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Saturday, June 11, 2016
Homeless teenager charged with brutal murder of dance student as she walked to halls of residence
A homeless teenager has been charged with the murder of a first year student who was killed while walking back to her halls of residence.
Meechaiel Criner, 17, was arrested in April in connection with the death of Haruka Weiser, who went missing after leaving the University of Texas' drama building.
She was heading back to her dormitory but never made it. University officers found her body in a creek in the middle of the campus two days later.
Austin Police Assistant Chief Troy Gay said Weiser was "assaulted," but didn't give any other details.
He did not reveal how she was killed, but university President Gregory Fenves said her death showed "unthinkable brutality."
An arrest affidavit for Criner said there was trauma to Weiser's body and that her possessions were not found.
CCTV was released showing a person of interest near where Weiser's body had been found.
A young woman who reported a rubbish fire near the campus on Monday recognised the person in the video as the one who had started the blaze and told police.
According to the affidavit, a separate surveillance video showed a person with a "shiny rigid object" who followed a woman across a bridge and onto a sidewalk before they moved out of frame.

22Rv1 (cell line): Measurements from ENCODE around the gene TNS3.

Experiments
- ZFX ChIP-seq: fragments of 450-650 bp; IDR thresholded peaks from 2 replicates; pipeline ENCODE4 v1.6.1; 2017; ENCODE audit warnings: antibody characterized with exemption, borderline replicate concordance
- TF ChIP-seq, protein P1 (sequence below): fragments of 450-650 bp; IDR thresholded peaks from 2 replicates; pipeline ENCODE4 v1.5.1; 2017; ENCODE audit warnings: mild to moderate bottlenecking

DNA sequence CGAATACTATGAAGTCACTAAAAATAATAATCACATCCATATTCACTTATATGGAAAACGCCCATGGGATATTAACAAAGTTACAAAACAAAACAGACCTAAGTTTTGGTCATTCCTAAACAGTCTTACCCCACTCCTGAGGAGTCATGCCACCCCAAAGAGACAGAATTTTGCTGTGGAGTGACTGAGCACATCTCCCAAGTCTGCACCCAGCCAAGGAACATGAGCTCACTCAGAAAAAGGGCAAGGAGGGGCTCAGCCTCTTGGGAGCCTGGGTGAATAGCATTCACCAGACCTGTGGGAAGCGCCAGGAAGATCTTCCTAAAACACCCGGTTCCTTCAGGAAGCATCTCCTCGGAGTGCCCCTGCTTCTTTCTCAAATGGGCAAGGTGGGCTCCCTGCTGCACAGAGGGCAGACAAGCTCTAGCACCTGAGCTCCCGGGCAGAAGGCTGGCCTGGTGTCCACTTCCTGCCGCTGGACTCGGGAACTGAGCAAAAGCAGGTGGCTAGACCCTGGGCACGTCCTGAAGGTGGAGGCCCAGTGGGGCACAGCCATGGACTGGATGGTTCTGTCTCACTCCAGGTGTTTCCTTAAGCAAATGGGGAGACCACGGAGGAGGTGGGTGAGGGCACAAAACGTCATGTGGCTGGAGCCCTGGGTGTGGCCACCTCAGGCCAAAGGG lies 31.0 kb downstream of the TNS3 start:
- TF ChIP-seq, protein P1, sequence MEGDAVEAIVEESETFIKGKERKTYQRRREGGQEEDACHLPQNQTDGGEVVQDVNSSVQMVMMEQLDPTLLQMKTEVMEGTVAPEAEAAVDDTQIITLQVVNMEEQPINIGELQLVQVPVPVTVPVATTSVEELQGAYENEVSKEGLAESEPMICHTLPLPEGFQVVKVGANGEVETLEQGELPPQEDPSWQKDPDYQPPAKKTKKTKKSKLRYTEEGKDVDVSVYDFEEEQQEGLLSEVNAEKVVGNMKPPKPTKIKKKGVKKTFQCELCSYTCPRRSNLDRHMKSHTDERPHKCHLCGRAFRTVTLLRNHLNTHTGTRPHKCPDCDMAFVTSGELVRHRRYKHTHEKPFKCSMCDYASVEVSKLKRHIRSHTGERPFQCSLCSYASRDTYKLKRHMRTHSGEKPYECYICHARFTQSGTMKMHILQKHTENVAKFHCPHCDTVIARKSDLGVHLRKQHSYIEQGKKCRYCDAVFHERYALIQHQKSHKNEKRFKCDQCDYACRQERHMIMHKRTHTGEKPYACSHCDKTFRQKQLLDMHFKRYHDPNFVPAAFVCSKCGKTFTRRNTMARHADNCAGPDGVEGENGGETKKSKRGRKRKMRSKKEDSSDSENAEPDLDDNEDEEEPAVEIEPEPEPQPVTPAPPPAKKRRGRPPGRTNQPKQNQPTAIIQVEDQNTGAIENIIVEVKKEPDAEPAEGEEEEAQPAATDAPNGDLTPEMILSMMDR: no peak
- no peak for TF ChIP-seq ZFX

Austin Police Chief Art Acevedo told a news conference that investigators had found items at the fire that were believed to belong to Weiser.
Police tracked Criner to a homeless shelter, where he was arrested.
Criner, who was not a student at the university, had a bag believed to belong to Weiser, Acevedo said.
He said the motive for the killing was not known.
Security has now been increased across the university campus, where 50,000 people study.
Ms Weiser, from Oregon, was a keen dancer.
She planned to visit relatives in Japan this summer, according to her family.
In a statement, they said: "Perhaps the last thing she would want it to be the poster child for any cause.
"And yet, as we struggle to understand why she was killed, if her death can somehow make it safer for a young woman to walk home, if it will prevent another assault or murder, then at least we could find some meaning behind an otherwise senseless and tragic death."
Prof Fenves said: "Haruka was a beloved member of our dance community, liked and admired by her classmates and respected by professors for her intelligence and spirit